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Theory with capital T

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About Theory with capital T

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  • Birthday 08/03/1988

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    Political Science (Theory)
  1. You are absolutely right about this basic political economy--- cheap labor is the secret of much of today's grad schools. My experience also says that theory classes are far more popular than other subfields among the undergrads. As for me, what else can I do? I could go for a phd in philosophy, but philosophy job market is no better than pol theory. May be I need to study another subfield along with pol theory (if there is such a scope)...so that I can have a better shot at getting a job.
  2. I tend to hope that the writing sample designates the quality of your education than something as tangible as GRE. My GRE scores are not stellar, but they are not bad either. I honestly think that my undergrad institution has a very solid quality, no less than the elite universities. Would you suggest me to re-take the GRE, by the way?
  3. This makes sense. I don't think that there is an inflation of theorists (for instance, I am probably the only one from my gigantic college who is seeking to get into pol theory program this year). There is a huge cleavage between pol theory and other sub-fields of pol science. I choose to do theory over, say, philosophy because of it's more liberatory potentials. I'll have to accept the fate (in terms of job), and do my study and writing. Little else can we do.
  4. Even though my undergrad institution is not a well-ranked college (300+ ranking in usnews), its faculty possesses some of the big names of the field (perhaps because it's a public institution, and conjoined with grad school). I can have LORs from relatively big names. Also, some of my professors are the direct students from institutions where I hope to go: their LORs are supposed to be well-received by their ex-professors.. I simply can't afford to do an MA. Plus, some of the programs offer MA with the phd program (Berkeley, Northwestern come to mind). So I hope in most cases, if not all, not having an MA won't be a serious drawback. Thanks a ton for your kind comment.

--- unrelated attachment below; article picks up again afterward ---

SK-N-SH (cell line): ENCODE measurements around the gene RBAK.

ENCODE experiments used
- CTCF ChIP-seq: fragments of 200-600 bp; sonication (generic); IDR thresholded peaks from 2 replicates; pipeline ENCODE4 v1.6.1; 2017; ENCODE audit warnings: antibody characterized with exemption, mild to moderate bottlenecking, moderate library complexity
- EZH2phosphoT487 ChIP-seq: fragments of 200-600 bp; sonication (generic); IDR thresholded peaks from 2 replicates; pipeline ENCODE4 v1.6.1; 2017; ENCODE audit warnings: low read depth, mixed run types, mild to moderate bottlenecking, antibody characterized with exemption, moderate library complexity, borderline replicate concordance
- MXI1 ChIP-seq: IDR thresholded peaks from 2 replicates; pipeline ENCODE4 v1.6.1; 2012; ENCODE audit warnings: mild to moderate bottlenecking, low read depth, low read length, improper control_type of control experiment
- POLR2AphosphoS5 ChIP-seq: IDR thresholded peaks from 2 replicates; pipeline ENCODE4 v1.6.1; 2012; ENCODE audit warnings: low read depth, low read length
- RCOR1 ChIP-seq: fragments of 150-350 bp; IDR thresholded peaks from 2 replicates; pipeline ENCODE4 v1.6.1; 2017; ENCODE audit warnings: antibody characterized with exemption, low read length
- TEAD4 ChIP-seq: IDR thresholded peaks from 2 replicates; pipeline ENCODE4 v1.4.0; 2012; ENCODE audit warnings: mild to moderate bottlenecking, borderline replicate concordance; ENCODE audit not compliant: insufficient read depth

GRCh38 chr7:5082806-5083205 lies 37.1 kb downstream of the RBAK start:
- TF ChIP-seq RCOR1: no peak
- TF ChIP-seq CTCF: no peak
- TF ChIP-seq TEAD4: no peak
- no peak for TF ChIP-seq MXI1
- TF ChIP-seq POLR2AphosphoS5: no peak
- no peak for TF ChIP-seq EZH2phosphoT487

5. I appreciate your comment. The scenario that you described is really horrific. Nevertheless, as I have said earlier, I will just have to accept this abysmal state, for I can't move elsewhere. This stat however gives a more optimistic account: http://resource.udallas.edu/132/APSApoltheorysurvey.pdf As per this survey, around 46% of the graduated students in pol theory find a tenure-track job within a year. Around 10% have to wait for 5 years to get a tenure-track position. It's not great, but not either as bad as it often claims to be. You really think that a political theorist can do anything except teaching? Why on the earth would somebody hire an obscure theorist for other jobs..?
  6. How would you explain the "fierce competition" (I've seen people are saying so in this forum) for getting into political theory programs? If the job market is so bad, why people are still running after it? (I presume not many are caught up like me).
  7. Yes, I've been advised many times about the abysmal job market. It's indeed frightening. Yet, given my overarching interest and investment, I can't simply change the discipline. It's not only about romantic rose-tinted affiliation with the subfield--- for me, political theory is more than "academic-interest." I appreciate your cautionary remark, yet I can't undo things... Which subfield are you in?...
  8. Also I was wondering whether it will hurt you if you apply directly from your undergrad program (I'll finish my undergrad at spring 2013, and applying for 2013 fall phd programs)...
  9. Thanks! It puzzles me how the admission committees differentiate among candidates. Almost everybody possesses strong LORs, decent GRE, grades etc. Writing sample can vary, but I heard it doesn't play much of a key role in admission. SOP really seems to be the key. I have another question for you: do you think the status of your undergrad institution matters when you are applying to rather elite grad schools?
  10. Hello guys, I hope to apply to grad schools directly from undergrad. I'm double-majoring in philosophy and politics from a decent public university. Grade around 3.80. GRE: verbal 670, Math 730, AW 5. I've a good honors thesis on contemporary continental political theory (incorporating Strauss and Arendt). I've not published anything yet. Have taken 10+ courses on political theory, some of which are graduate level courses. And, unfortunately, I can't afford to do an MA. My LORs are supposed to be strong. I'm specifically looking forward to universities which give emphasis to continental political theory (e.g. University of Chicago, Northwestern, John Hopkins, Berkeley, Notre Dame etc). I'd be more than grateful if you could let me know whether I've a fair shot at above-mentioned institutions. If not, could you please suggest me what should I do to become a stronger candidate?
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